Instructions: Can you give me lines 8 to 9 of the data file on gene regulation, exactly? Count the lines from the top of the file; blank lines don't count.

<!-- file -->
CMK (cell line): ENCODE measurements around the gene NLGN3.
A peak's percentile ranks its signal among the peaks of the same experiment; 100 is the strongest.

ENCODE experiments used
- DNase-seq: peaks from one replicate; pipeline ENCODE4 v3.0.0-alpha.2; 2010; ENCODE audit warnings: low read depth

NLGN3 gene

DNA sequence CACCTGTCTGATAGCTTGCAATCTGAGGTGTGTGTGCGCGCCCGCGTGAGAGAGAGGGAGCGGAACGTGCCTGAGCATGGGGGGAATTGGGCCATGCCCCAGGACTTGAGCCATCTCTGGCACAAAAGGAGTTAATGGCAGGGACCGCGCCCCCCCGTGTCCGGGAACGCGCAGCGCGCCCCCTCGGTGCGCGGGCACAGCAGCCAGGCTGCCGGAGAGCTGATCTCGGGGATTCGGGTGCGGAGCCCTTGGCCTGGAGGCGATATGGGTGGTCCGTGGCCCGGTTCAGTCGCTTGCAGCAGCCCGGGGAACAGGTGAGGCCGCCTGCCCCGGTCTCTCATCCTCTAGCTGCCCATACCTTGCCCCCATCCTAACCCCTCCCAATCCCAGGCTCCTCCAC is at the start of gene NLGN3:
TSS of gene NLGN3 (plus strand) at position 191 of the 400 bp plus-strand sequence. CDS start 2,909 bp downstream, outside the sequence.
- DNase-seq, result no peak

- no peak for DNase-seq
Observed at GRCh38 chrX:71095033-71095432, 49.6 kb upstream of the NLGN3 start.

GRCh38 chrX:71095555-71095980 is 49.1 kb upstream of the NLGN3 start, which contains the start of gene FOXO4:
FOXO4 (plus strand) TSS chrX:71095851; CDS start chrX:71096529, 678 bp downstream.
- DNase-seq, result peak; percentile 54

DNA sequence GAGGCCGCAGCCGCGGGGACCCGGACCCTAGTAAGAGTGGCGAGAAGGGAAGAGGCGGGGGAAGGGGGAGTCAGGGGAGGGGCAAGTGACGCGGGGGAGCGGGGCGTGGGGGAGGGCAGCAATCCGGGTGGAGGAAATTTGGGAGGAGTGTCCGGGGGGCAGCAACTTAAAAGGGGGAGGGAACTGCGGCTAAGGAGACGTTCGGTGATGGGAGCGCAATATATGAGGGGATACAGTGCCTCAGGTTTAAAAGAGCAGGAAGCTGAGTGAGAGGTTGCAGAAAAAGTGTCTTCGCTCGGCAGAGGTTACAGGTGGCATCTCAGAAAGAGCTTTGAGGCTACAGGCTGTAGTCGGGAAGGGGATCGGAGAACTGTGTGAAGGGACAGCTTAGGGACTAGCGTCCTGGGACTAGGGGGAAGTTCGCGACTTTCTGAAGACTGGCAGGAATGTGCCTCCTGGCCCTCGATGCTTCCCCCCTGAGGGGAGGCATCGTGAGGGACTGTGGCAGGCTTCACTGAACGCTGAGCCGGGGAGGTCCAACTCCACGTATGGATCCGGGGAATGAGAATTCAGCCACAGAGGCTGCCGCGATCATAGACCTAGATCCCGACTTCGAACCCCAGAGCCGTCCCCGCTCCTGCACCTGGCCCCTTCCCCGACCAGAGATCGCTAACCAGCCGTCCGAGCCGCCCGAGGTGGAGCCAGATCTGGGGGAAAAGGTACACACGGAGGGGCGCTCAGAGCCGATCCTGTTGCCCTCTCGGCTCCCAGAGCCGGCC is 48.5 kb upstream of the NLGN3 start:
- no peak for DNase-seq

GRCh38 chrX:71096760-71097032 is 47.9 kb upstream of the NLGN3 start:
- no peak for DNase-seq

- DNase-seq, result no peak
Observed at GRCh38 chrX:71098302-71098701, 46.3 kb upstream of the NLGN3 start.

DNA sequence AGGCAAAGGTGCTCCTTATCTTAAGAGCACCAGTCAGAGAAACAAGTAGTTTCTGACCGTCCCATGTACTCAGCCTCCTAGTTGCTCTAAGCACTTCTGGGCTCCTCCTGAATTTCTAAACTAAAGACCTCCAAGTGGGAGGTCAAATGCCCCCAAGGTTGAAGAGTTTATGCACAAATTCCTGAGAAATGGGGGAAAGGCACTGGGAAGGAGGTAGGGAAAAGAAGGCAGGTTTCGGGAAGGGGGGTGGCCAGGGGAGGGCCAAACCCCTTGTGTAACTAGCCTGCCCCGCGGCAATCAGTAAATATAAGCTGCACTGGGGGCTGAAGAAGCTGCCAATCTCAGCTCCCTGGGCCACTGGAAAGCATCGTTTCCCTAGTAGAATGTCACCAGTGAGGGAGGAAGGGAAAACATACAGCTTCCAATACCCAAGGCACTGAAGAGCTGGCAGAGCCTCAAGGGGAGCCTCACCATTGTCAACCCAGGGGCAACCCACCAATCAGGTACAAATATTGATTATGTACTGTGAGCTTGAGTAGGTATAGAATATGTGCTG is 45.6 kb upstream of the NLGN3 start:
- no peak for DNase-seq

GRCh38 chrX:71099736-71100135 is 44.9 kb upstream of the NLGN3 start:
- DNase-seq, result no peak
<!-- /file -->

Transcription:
- DNase-seq, result no peak

- no peak for DNase-seq